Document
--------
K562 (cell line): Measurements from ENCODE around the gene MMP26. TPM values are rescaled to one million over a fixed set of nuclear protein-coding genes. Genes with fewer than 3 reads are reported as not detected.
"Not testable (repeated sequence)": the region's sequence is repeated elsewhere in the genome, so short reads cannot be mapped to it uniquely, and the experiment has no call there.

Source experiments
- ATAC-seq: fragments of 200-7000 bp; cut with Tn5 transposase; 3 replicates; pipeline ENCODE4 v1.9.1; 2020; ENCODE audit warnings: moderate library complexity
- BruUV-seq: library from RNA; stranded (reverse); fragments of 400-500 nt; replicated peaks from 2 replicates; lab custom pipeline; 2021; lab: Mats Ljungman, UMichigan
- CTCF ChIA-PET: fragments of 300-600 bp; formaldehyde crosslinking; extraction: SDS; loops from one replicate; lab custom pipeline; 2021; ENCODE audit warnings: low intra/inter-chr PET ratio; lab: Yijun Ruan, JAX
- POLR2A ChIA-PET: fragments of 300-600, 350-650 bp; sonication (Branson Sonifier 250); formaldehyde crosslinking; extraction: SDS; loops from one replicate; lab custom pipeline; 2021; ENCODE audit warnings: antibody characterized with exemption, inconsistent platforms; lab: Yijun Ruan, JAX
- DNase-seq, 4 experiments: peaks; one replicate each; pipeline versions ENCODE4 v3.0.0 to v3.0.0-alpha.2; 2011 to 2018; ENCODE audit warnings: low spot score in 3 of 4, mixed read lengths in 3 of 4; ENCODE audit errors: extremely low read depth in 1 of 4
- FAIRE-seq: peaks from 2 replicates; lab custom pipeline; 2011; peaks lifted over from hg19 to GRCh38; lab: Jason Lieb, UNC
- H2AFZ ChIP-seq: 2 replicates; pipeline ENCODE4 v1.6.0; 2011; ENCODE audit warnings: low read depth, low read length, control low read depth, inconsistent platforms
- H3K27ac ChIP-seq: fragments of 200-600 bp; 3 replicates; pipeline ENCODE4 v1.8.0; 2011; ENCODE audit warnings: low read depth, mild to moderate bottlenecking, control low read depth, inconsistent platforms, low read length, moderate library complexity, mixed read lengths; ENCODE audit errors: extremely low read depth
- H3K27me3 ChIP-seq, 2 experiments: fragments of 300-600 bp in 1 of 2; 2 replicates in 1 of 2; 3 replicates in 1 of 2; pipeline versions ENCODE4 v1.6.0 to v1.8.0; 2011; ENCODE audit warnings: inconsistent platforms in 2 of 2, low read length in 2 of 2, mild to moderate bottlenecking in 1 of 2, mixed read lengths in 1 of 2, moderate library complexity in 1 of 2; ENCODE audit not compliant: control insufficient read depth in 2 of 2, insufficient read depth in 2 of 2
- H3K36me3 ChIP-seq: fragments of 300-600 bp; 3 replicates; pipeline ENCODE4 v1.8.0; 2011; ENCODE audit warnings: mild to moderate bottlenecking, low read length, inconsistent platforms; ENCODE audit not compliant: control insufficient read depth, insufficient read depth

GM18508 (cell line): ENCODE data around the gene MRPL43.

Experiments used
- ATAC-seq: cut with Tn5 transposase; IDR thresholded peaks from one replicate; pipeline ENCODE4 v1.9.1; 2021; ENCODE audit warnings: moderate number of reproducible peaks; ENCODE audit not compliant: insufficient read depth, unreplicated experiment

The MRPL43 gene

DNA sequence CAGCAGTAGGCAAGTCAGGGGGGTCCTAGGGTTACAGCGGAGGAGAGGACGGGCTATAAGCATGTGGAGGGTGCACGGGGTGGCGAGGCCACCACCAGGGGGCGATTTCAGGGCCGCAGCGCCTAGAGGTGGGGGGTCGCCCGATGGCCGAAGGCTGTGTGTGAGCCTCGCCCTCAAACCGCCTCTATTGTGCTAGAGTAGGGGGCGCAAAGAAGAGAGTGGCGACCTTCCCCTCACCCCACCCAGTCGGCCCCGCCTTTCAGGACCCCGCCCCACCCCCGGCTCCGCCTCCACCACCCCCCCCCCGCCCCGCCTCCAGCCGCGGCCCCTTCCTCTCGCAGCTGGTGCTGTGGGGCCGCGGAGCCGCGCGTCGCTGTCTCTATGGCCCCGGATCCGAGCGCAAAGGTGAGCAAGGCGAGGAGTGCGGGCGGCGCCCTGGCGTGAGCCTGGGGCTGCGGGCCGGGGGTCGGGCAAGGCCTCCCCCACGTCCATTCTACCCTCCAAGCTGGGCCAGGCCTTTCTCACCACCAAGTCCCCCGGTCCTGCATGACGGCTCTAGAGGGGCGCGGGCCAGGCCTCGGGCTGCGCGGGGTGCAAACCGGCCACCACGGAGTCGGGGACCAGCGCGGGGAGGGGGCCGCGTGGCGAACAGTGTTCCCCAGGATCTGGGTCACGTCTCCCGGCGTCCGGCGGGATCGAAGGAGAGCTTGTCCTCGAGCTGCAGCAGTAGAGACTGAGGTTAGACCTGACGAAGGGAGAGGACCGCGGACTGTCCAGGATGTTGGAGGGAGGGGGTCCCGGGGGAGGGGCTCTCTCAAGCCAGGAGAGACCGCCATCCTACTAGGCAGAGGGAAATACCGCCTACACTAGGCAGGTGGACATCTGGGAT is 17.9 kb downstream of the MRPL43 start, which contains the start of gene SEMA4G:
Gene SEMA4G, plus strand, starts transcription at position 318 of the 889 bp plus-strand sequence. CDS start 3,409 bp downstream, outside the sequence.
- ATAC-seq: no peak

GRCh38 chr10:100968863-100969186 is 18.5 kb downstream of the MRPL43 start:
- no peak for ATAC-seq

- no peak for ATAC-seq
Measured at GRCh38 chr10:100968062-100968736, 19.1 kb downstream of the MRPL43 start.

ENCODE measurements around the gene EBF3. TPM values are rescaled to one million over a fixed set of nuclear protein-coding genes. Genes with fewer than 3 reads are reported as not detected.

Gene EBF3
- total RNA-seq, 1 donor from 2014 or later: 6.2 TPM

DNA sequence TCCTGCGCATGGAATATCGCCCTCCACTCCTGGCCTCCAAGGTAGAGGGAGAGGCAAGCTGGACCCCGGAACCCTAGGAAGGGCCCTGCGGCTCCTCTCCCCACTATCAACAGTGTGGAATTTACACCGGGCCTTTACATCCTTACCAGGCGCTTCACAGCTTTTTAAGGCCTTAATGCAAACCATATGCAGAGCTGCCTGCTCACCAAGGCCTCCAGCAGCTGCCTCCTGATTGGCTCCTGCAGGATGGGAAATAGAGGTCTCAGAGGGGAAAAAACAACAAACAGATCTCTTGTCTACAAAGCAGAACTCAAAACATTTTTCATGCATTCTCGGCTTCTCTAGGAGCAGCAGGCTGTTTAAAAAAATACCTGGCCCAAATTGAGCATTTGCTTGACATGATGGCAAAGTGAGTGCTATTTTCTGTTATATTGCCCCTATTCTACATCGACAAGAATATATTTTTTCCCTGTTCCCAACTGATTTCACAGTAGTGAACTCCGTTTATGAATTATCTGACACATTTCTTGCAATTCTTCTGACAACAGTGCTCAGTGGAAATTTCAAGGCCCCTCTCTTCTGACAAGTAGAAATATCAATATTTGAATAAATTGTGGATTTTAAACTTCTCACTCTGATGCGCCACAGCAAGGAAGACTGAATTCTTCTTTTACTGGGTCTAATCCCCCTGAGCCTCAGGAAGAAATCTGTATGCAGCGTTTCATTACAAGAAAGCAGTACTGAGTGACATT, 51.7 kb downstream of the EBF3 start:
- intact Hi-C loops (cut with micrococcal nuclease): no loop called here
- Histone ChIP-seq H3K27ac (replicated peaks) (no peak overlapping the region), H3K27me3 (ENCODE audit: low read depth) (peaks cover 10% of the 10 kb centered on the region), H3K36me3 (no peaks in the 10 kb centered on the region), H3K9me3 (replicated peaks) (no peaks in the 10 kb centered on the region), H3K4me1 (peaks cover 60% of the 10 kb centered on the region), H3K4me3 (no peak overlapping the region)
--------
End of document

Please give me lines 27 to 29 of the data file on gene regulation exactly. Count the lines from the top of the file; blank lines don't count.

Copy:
- total RNA-seq, 1 donor from 2014 or later: 6.2 TPM

DNA sequence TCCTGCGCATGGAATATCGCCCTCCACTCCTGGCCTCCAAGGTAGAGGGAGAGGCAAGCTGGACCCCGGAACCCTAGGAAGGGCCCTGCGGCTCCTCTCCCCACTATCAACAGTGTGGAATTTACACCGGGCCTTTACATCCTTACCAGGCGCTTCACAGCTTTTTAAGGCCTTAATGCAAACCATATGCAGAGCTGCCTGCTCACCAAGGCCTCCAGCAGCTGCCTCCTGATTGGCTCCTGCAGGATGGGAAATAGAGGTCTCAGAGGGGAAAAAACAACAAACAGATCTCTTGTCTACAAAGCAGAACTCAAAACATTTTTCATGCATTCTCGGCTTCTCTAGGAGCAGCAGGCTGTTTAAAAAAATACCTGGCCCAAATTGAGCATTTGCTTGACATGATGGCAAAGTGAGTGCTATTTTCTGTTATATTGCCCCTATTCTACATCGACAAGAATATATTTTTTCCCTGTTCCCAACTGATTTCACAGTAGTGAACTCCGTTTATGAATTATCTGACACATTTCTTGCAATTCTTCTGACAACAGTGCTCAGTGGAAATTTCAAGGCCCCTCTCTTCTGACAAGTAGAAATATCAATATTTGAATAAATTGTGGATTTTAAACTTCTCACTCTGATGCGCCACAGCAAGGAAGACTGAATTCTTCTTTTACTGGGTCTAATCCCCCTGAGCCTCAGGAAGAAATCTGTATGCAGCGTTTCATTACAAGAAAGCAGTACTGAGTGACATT, 51.7 kb downstream of the EBF3 start:
- intact Hi-C loops (cut with micrococcal nuclease): no loop called here